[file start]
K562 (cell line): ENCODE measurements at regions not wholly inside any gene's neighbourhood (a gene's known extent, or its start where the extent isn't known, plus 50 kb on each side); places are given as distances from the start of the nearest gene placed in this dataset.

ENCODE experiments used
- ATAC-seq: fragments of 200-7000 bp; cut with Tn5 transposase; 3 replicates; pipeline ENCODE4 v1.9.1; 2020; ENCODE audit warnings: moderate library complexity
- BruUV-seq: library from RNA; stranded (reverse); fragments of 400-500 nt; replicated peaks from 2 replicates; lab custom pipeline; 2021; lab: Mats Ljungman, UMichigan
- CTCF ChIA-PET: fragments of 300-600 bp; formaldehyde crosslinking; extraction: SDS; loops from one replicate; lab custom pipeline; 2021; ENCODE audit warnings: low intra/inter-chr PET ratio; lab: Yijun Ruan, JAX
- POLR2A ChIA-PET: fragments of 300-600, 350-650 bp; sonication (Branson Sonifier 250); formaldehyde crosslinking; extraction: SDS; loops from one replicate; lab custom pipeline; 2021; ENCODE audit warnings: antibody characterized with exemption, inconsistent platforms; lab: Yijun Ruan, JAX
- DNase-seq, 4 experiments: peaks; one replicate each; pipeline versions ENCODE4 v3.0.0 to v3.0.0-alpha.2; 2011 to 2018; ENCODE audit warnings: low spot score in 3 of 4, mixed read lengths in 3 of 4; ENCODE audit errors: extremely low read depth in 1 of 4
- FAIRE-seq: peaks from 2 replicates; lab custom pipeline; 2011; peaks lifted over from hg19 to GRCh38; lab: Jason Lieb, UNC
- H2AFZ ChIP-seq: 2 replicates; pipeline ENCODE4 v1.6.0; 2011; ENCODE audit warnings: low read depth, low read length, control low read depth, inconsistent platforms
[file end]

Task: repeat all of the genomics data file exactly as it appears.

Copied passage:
K562 (cell line): ENCODE measurements at regions not wholly inside any gene's neighbourhood (a gene's known extent, or its start where the extent isn't known, plus 50 kb on each side); places are given as distances from the start of the nearest gene placed in this dataset.

ENCODE experiments used
- ATAC-seq: fragments of 200-7000 bp; cut with Tn5 transposase; 3 replicates; pipeline ENCODE4 v1.9.1; 2020; ENCODE audit warnings: moderate library complexity
- BruUV-seq: library from RNA; stranded (reverse); fragments of 400-500 nt; replicated peaks from 2 replicates; lab custom pipeline; 2021; lab: Mats Ljungman, UMichigan
- CTCF ChIA-PET: fragments of 300-600 bp; formaldehyde crosslinking; extraction: SDS; loops from one replicate; lab custom pipeline; 2021; ENCODE audit warnings: low intra/inter-chr PET ratio; lab: Yijun Ruan, JAX
- POLR2A ChIA-PET: fragments of 300-600, 350-650 bp; sonication (Branson Sonifier 250); formaldehyde crosslinking; extraction: SDS; loops from one replicate; lab custom pipeline; 2021; ENCODE audit warnings: antibody characterized with exemption, inconsistent platforms; lab: Yijun Ruan, JAX
- DNase-seq, 4 experiments: peaks; one replicate each; pipeline versions ENCODE4 v3.0.0 to v3.0.0-alpha.2; 2011 to 2018; ENCODE audit warnings: low spot score in 3 of 4, mixed read lengths in 3 of 4; ENCODE audit errors: extremely low read depth in 1 of 4
- FAIRE-seq: peaks from 2 replicates; lab custom pipeline; 2011; peaks lifted over from hg19 to GRCh38; lab: Jason Lieb, UNC
- H2AFZ ChIP-seq: 2 replicates; pipeline ENCODE4 v1.6.0; 2011; ENCODE audit warnings: low read depth, low read length, control low read depth, inconsistent platforms